Three Ideas to Save Decades

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1. Change and understand.

Happiness is not the purpose of life.  Understanding and change grant all that we love.  Humans have the advantage because they developed intelligence faster than animals, and so animals are at the mercy of humans.  Whether or not that should be the case is irrelevant to the point:  The reality is that the ability to change and adapt grants resilience and advantage.   The top colleges take the best minds from each country, for instance.   So, in your life too, resistance to change will cost you over time in big and small ways.  For instance, a person who invests at 25 years old will have decades of interest accrued, so that the advantages, over time, are cumulative and effortless.

Stagnation is to die.  Krishnamurti said, in essence, “We tend to build pools of comfort in possessions, religion, politics, accepted thought, and in this pool, we stagnate and die.”  This is not living; this is existing.  There we find the Socratic unexamined life.

Change — questioning, listening — understanding, this is all that give humans life.  The only thing that guarantees happiness is complete ignorance, and to become either an animal or child, we would lose what we take for granted: autonomy, intelligence, capacity.  If you envy wealth, for instance, be honest with the sacrifices asked for: lack of emotion, imbalance with work, maintenance, and more opportunities for mistakes.  

A donkey does not envy me — living by duty and bound by instinct — it is content in this state, more content than I could ever be, and you should not envy what does not belong to you.  Be who you are, and own it.  Be the best of what you are:  improve and understand.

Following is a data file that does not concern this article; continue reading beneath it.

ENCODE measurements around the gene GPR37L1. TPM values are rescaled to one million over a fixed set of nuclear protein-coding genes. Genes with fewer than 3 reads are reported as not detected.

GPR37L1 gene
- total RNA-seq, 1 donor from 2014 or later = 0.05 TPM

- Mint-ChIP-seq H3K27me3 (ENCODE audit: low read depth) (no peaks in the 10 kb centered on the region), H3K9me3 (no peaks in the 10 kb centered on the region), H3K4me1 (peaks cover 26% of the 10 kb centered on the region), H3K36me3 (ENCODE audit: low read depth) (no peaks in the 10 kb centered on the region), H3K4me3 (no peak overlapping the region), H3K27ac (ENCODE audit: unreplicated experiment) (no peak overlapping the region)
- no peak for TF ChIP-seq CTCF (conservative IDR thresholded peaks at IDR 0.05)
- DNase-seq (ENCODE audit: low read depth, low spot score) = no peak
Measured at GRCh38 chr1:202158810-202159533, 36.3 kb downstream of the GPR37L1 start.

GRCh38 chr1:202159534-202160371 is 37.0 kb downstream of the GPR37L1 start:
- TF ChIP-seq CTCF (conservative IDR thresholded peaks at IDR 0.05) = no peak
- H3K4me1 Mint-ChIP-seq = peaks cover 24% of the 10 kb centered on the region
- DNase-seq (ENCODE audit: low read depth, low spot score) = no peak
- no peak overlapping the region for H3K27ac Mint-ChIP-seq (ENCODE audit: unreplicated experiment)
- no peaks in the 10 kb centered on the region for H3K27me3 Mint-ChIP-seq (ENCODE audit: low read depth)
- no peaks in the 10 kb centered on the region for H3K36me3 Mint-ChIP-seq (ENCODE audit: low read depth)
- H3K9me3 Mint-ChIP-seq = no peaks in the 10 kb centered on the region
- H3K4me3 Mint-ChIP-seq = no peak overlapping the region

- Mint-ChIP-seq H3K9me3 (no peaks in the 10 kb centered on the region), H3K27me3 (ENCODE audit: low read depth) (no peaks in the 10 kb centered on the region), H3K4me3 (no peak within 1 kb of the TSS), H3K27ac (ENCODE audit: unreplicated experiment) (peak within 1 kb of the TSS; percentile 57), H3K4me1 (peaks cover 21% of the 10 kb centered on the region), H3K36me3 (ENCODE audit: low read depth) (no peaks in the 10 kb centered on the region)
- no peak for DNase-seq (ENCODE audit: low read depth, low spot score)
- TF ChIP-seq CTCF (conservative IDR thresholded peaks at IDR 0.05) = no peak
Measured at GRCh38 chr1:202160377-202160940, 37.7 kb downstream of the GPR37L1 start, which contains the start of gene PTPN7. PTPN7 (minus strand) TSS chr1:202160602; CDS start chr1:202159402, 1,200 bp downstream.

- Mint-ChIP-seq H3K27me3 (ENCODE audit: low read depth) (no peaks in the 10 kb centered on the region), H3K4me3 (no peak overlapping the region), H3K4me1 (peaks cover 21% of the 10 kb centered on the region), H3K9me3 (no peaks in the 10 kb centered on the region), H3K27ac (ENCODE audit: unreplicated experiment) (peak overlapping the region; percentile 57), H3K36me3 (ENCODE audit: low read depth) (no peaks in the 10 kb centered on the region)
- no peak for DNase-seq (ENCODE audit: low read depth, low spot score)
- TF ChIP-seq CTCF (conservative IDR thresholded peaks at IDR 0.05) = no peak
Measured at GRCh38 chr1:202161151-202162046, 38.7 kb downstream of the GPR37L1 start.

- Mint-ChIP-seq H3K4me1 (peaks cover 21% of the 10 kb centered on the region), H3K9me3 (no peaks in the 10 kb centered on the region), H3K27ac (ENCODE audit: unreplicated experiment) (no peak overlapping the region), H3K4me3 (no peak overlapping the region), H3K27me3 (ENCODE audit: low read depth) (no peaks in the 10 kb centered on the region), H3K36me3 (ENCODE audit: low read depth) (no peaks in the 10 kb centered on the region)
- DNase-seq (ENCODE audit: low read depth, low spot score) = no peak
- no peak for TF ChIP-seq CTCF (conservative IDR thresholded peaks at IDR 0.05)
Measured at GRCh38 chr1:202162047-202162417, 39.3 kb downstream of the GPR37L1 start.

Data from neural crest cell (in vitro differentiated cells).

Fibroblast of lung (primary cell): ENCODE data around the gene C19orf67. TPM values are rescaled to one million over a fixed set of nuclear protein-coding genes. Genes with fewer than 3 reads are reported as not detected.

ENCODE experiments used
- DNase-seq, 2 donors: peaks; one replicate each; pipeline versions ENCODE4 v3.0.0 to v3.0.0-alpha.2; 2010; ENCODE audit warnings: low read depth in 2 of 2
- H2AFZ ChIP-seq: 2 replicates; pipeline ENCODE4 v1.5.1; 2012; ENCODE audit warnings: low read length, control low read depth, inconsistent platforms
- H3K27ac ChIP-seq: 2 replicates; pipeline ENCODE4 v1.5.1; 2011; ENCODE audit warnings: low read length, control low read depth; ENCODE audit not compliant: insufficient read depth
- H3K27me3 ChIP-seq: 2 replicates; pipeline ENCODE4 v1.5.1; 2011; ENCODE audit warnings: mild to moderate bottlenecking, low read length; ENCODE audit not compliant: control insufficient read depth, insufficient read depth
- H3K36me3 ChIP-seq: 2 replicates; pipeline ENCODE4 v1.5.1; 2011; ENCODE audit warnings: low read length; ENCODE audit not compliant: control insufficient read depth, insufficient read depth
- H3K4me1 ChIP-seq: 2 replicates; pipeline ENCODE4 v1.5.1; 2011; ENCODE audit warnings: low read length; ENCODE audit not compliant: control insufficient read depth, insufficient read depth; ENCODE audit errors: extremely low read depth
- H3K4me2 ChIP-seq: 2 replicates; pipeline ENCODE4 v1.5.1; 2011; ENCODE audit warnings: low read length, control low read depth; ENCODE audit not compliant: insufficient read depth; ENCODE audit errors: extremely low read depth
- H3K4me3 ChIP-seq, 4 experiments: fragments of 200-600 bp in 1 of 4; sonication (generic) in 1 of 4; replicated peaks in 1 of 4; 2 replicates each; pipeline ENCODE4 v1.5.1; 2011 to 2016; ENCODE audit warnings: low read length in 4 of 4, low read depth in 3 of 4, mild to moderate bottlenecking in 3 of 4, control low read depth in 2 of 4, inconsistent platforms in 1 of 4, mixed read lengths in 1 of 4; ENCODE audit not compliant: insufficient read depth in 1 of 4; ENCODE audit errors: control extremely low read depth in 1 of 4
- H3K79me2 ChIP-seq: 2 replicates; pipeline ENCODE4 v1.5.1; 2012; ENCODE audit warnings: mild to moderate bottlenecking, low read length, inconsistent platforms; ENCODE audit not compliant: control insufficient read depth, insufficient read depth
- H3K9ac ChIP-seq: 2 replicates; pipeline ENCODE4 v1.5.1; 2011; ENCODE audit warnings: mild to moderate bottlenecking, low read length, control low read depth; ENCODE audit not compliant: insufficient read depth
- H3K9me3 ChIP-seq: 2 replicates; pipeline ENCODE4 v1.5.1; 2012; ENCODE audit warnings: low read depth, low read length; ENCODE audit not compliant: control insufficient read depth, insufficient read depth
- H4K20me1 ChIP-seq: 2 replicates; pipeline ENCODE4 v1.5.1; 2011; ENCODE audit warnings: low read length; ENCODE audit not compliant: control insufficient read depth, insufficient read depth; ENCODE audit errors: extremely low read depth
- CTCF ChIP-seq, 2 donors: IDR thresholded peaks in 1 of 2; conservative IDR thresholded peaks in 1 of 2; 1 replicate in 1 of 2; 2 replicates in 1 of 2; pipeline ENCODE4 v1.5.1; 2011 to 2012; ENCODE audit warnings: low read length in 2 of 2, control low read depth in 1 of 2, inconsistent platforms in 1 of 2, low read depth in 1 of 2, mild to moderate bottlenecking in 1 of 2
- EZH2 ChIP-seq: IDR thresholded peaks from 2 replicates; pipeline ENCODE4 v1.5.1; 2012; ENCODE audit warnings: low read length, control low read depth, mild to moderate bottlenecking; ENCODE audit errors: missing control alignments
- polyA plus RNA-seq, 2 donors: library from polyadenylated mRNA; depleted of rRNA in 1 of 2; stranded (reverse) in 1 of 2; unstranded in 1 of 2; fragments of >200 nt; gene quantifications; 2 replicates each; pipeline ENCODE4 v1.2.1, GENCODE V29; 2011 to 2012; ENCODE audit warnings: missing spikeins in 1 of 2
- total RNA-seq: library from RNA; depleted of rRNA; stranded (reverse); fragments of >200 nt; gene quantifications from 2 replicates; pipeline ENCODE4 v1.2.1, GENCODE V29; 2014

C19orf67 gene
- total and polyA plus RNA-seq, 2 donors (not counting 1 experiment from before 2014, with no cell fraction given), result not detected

2. Organization is a part of sanity.  

Peterson put it, we walk around in society, and each of us keep each other in line without realizing it.  If a man becomes isolated either in a prison cell or in the forest, sanity comes in and out.  Society sets a standard, and all of us are aware of it without a word said.  This can make sanity effortless, or at least possible.  Loneliness is probably the lead cause to suicide and other mental breaks and great suffering.

So organization is keeping your goals, thoughts, and chores in line, in the same way that random citizens of society do for us without realizing.  People are not exerting themselves onto us with any intensity once we are adults, and yet their existence can encourage sanity naturally.  So let your organization of your time and thoughts follow the same: Do not let it be rigid.  It should be there, but not overbearing.

 If you do not write down thoughts as they come, if you do not keep track of goals or errands, you have forfeited the best part about being human:  The ability to act on life versus life acting upon you, as this privilege is not allowed to children and animals.  Your life can unravel or languish, as a man would in isolation. In an unnatural state, nothing is effortless; thoughts flood and sabotage. Too much of a good thing can no longer be a good thing.

Organization is a part of life: Every part of life has a system in operation, from the ant colony to the solar system.  We rely on the seasons, on youth and old age.   In some semblance of stability, sanity can exist.  When stability is shattered through disaster, humans throughout history have turned to leaders and ideology of all kinds, out of desperation.

As sanity unravels, Tom Hanks draws his face on the volleyball, and humans turn and increase the measure of anything, no matter how bizarre or self-destructive.  We see this currently, with our level of consumption and the opioid epidemic. Without organization at least in the form of a schedule, who knows what disorder, addiction, or setback awaits, as we are all biologically predisposed to certain maladies and behavior in an unhealthy state.

Especially for the artistic or sensitive, it is imperative that invest into some form of stability in life and be honest with emotions.  I don’t care if it is a time to go to bed or reliable people, but if you do not have some form of consistency, your mind is sure to allow you to descend into a hell of your own choosing.